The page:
When Tesla rolled out its Cyberquad alongside the grand reveal of its Cybertruck, the small electric four-wheeler somehow seemed almost more far-fetched than the electric pickup truck to its side. And while there’s still no clear date for when Tesla will eventually bring that awesome looking electric ATV to market, there’s a kids’ version that has already hit the ground rolling thanks to a partnership with Radio Flyer.
I had the chance to test out the Tesla Cyberquad for Kids recently, and I’m here to say that it’s so much fun even as an adult rider that it was hard to give up the saddle and let the kids have a turn riding it!
Keep in mind that the Tesla Cyberquad for Kids is ostensibly a kids toy, and so it’s nowhere close to the real thing in terms of size or power.
I’d call it about 1:2 scale or so. It’s large enough that I could still ride it, but I’m also 5’7″ (170 cm), so I’m not that far from kid-sized either. My 6′ (182 cm) brother-in-law managed on it, though I think he’d fit better on the real thing.
But of course, this isn’t really designed for adults anyways, so the size makes sense. My 8 and 10-year old nephews were a perfect match for it, once I finally let them have a go.
You can see the whole family testing it out in my video review below, which I’d recommend checking out to get a true sense of how awesome this little electric ATV really is. Then keep reading for all of the nitty-gritty details about this awesome electric four-wheeler.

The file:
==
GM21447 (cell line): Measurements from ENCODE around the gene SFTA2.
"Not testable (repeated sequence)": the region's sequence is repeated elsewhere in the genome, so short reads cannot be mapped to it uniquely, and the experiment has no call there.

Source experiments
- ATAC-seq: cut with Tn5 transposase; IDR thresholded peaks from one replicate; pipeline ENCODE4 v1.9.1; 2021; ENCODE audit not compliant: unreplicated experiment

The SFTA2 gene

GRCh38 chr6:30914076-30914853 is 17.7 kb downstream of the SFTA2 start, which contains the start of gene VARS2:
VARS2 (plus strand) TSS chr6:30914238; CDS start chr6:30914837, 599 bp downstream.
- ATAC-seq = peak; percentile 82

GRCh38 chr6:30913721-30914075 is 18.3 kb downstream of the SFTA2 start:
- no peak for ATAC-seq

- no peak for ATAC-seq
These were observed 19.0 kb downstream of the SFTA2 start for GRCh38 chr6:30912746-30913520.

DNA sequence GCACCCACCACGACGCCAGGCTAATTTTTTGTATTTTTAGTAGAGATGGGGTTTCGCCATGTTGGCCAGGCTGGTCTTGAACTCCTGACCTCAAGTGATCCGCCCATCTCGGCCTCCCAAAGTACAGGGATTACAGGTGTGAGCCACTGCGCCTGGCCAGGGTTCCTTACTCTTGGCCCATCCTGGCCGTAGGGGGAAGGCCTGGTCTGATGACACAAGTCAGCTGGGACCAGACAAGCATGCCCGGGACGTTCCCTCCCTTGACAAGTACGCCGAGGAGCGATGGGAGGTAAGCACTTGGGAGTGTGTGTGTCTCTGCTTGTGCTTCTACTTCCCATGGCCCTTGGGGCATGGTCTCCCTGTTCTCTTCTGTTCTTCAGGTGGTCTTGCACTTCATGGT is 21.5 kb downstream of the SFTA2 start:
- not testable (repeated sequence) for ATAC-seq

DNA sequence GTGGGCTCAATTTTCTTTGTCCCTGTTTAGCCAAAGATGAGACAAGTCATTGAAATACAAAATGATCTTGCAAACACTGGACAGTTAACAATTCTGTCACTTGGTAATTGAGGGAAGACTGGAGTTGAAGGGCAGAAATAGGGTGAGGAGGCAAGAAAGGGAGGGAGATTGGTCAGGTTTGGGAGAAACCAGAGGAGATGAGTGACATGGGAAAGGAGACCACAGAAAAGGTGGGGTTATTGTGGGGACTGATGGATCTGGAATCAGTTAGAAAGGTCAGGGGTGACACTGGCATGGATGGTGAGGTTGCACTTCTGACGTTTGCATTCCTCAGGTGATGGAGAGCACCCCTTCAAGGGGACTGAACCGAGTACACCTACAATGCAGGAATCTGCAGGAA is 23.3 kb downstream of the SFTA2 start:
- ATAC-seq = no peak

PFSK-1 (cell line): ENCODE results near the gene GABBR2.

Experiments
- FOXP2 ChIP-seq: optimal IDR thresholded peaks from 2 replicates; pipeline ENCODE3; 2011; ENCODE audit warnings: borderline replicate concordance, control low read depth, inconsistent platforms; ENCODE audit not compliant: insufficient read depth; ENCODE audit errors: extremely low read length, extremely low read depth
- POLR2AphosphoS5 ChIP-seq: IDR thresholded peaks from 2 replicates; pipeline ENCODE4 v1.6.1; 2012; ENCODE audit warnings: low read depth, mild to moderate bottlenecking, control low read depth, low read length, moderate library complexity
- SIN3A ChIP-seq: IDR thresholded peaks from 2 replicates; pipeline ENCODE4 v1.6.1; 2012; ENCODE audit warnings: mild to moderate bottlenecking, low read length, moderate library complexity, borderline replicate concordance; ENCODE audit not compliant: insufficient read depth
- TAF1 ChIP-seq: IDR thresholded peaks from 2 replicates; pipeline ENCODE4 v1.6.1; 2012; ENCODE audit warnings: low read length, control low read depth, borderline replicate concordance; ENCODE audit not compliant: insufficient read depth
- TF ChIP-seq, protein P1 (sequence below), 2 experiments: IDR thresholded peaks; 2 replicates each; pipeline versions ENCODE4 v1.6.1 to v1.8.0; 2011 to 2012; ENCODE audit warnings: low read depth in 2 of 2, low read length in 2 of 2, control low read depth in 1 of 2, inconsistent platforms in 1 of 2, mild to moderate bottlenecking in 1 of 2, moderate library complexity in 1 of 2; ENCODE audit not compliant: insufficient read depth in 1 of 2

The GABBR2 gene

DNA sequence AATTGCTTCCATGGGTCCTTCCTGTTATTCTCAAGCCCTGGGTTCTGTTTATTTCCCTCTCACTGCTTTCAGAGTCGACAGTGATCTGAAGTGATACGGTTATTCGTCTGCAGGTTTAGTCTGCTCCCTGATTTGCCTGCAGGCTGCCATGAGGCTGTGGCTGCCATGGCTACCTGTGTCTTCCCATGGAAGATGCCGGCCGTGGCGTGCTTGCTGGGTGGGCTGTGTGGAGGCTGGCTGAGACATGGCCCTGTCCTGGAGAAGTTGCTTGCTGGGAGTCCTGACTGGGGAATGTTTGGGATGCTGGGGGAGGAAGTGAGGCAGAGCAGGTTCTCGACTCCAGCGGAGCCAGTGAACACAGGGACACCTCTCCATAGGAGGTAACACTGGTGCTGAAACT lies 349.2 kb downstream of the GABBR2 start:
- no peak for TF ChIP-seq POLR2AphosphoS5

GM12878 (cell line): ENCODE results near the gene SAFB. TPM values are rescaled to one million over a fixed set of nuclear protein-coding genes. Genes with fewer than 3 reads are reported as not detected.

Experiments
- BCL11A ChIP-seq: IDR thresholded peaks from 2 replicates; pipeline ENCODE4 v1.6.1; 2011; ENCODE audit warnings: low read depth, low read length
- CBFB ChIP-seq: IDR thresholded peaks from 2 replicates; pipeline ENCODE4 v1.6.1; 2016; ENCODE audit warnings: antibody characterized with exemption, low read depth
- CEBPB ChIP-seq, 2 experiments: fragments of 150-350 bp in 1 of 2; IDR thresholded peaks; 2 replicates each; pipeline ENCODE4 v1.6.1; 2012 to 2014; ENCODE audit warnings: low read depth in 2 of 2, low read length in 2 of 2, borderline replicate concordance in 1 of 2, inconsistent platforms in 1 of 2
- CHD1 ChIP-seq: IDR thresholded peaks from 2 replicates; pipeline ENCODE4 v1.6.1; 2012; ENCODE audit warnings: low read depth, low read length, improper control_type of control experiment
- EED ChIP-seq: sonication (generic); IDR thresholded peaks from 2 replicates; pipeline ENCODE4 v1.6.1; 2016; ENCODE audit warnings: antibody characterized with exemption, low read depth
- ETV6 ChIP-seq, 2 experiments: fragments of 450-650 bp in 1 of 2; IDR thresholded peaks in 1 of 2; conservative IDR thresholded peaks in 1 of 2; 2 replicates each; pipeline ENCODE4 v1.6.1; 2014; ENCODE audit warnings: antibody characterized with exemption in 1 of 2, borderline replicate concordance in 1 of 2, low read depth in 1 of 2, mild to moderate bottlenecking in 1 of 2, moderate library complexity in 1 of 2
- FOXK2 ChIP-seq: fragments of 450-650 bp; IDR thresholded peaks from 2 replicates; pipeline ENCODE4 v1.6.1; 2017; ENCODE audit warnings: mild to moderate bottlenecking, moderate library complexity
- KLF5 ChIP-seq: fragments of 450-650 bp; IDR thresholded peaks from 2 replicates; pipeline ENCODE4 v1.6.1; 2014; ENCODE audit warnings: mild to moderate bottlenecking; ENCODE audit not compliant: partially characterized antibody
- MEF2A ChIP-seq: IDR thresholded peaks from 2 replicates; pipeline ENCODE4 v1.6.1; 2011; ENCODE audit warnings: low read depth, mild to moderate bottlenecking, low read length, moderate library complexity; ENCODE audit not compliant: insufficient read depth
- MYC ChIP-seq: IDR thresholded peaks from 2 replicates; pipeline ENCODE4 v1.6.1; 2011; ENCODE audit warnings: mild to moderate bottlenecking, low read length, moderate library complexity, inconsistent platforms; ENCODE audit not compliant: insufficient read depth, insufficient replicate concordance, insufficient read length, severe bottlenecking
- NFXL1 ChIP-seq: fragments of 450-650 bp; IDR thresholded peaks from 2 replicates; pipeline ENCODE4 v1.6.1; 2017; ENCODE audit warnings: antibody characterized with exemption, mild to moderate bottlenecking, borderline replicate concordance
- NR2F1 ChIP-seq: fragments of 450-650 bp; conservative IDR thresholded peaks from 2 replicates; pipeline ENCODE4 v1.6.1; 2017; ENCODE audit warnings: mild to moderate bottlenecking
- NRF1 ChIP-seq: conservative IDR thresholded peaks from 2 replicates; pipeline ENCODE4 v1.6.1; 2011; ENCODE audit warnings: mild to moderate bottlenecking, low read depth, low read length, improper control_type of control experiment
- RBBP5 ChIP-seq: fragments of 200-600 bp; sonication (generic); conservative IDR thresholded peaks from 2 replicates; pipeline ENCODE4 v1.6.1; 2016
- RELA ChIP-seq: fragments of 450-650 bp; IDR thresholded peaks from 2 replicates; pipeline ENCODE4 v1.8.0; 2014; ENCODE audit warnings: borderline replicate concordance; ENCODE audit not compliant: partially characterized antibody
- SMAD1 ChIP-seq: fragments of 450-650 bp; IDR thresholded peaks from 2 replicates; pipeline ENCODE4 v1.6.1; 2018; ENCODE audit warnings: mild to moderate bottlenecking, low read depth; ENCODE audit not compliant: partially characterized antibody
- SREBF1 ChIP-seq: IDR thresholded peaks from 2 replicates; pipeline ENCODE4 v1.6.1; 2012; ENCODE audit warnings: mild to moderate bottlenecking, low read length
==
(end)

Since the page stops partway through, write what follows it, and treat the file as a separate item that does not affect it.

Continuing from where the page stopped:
Tesla Cyberquad for Kids video review
Tesla Cyberquad for Kids Tech Specs
- Motor: 500W nominal
- Top speed: 16 km/h (10 mph)
- Range: 25 km (15 miles)
- Battery: 36V 8Ah (288 Wh)
- Weight: 54 kg (120 lb)
- Max load: 68 kg (150 lb)
- Brakes: Single mechanical disc brake on solid rear axle
- Suspension: Adjustable spring shock in rear, no front suspension
- Extras: Multi-speed selector, Tesla-style charger, thumb throttle, LED battery meter on battery
Theoretically made for kids
This thing is theoretically made for kids, but don’t confuse it with some weak 12V Powerwheels ride on toy.
The Tesla Cyberquad for Kids, which was co-developed by Radio Flyer and Tesla, has some real power. That’s thanks to its 36V electrical system and 500W continuous-rated motor.
There are two speed settings, one for 5 mph (8 km/h) and one for 10 mph (16 km/h). You’ll only ever use the higher speed setting (at least, that’s how we used it). Perhaps if you put a really young child on there or one who doesn’t have the responsibility that 10 mph speeds command, then the low speed limit might be useful.
The say you’ll get 15 miles (25 km) of range from the 288 Wh battery when using the low-speed setting. Considering the battery could last basically all afternoon while we were riding in high-mode, it doesn’t appear to drain the charge that much faster.
I also love that it uses a lithium-ion battery, unlike almost all children’s ride-on electric toys that use lead acid batteries.
There’s a single disc brake on the solid rear axle and it seems work quite well, bringing the quad to a quick stop.